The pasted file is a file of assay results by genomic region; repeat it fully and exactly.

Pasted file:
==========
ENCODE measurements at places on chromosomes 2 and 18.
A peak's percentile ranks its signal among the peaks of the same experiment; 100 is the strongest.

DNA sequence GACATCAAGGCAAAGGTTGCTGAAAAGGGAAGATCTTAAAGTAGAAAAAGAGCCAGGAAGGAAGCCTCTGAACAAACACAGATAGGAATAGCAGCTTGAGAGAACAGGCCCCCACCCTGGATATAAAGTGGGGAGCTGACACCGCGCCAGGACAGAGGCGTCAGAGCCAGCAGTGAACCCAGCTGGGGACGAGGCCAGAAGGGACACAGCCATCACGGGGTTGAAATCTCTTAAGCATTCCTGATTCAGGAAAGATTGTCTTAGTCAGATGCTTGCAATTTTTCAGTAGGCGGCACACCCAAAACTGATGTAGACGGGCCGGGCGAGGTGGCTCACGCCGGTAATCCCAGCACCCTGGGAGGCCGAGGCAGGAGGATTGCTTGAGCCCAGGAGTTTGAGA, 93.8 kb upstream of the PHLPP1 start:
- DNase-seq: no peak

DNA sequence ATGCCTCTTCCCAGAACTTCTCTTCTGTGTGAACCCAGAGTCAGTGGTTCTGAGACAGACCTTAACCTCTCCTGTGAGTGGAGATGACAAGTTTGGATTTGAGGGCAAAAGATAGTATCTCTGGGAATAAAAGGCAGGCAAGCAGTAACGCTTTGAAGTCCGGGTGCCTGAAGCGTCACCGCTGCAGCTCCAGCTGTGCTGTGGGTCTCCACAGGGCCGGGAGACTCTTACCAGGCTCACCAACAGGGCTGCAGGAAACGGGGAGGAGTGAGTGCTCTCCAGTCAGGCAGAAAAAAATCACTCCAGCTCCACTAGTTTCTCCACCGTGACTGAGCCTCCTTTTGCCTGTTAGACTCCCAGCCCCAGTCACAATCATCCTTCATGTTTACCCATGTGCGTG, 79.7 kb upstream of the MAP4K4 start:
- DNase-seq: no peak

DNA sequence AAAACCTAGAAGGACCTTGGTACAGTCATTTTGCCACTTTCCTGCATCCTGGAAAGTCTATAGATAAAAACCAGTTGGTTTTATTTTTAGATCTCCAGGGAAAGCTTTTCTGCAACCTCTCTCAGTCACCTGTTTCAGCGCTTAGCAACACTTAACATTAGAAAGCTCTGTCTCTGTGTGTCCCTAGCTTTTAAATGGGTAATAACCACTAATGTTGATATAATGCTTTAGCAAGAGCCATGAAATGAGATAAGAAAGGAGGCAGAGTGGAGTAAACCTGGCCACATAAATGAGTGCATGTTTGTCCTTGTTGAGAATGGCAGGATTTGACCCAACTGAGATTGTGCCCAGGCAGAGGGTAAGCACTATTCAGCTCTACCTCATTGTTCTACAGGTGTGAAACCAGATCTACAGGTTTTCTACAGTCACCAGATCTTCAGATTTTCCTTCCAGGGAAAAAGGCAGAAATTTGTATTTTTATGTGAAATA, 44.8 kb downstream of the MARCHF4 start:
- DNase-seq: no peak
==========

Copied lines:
ENCODE measurements at places on chromosomes 2 and 18.
A peak's percentile ranks its signal among the peaks of the same experiment; 100 is the strongest.

DNA sequence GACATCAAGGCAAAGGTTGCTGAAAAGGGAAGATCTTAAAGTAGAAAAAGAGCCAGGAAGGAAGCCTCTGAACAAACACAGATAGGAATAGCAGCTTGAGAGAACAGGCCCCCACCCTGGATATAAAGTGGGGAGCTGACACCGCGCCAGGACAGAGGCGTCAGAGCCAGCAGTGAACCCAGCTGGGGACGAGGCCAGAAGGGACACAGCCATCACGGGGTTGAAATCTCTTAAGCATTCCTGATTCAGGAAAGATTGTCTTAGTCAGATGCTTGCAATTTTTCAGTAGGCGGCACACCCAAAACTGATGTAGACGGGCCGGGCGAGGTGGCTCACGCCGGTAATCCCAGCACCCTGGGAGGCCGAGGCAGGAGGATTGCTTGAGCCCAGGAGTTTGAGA, 93.8 kb upstream of the PHLPP1 start:
- DNase-seq: no peak

DNA sequence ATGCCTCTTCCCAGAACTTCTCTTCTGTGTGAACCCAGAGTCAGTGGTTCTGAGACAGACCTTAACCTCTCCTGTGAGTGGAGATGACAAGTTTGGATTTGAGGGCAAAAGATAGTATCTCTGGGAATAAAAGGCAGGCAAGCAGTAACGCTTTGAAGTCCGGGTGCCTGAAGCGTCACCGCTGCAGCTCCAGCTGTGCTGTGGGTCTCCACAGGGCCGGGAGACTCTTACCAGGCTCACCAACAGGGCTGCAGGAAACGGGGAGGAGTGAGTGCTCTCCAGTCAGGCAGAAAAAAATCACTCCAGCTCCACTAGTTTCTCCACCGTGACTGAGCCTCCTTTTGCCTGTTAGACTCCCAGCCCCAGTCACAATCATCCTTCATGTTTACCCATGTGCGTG, 79.7 kb upstream of the MAP4K4 start:
- DNase-seq: no peak

DNA sequence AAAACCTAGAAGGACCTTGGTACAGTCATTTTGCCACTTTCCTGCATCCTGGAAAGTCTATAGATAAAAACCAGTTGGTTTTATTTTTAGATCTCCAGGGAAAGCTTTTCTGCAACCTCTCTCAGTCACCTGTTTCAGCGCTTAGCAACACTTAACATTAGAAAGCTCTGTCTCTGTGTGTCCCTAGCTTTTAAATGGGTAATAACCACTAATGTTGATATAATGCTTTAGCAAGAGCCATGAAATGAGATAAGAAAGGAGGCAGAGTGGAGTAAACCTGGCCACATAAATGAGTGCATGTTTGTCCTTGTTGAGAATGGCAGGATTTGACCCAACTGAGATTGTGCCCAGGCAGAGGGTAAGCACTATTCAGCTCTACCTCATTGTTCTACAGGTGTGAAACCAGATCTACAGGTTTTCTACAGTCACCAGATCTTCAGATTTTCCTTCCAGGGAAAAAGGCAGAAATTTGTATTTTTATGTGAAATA, 44.8 kb downstream of the MARCHF4 start:
- DNase-seq: no peak